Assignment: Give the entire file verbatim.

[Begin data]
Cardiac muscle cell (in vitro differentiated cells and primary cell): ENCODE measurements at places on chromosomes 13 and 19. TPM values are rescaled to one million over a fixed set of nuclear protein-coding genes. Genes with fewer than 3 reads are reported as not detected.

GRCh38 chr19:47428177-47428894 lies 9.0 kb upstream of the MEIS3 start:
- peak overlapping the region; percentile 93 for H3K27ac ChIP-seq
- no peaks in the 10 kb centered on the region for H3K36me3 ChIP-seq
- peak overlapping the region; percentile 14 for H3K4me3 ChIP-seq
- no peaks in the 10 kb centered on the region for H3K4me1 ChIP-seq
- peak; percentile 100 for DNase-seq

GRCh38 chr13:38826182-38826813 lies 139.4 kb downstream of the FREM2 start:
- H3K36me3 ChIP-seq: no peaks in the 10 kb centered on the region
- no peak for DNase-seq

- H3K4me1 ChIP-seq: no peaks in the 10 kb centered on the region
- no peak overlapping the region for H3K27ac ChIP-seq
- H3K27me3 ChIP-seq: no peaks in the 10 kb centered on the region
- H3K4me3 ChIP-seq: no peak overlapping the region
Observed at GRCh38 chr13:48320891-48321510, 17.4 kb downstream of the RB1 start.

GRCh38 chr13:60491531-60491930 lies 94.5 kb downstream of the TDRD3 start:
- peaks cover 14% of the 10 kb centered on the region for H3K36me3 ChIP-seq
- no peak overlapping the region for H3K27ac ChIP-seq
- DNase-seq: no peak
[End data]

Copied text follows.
Cardiac muscle cell (in vitro differentiated cells and primary cell): ENCODE measurements at places on chromosomes 13 and 19. TPM values are rescaled to one million over a fixed set of nuclear protein-coding genes. Genes with fewer than 3 reads are reported as not detected.

GRCh38 chr19:47428177-47428894 lies 9.0 kb upstream of the MEIS3 start:
- peak overlapping the region; percentile 93 for H3K27ac ChIP-seq
- no peaks in the 10 kb centered on the region for H3K36me3 ChIP-seq
- peak overlapping the region; percentile 14 for H3K4me3 ChIP-seq
- no peaks in the 10 kb centered on the region for H3K4me1 ChIP-seq
- peak; percentile 100 for DNase-seq

GRCh38 chr13:38826182-38826813 lies 139.4 kb downstream of the FREM2 start:
- H3K36me3 ChIP-seq: no peaks in the 10 kb centered on the region
- no peak for DNase-seq

- H3K4me1 ChIP-seq: no peaks in the 10 kb centered on the region
- no peak overlapping the region for H3K27ac ChIP-seq
- H3K27me3 ChIP-seq: no peaks in the 10 kb centered on the region
- H3K4me3 ChIP-seq: no peak overlapping the region
Observed at GRCh38 chr13:48320891-48321510, 17.4 kb downstream of the RB1 start.

GRCh38 chr13:60491531-60491930 lies 94.5 kb downstream of the TDRD3 start:
- peaks cover 14% of the 10 kb centered on the region for H3K36me3 ChIP-seq
- no peak overlapping the region for H3K27ac ChIP-seq
- DNase-seq: no peak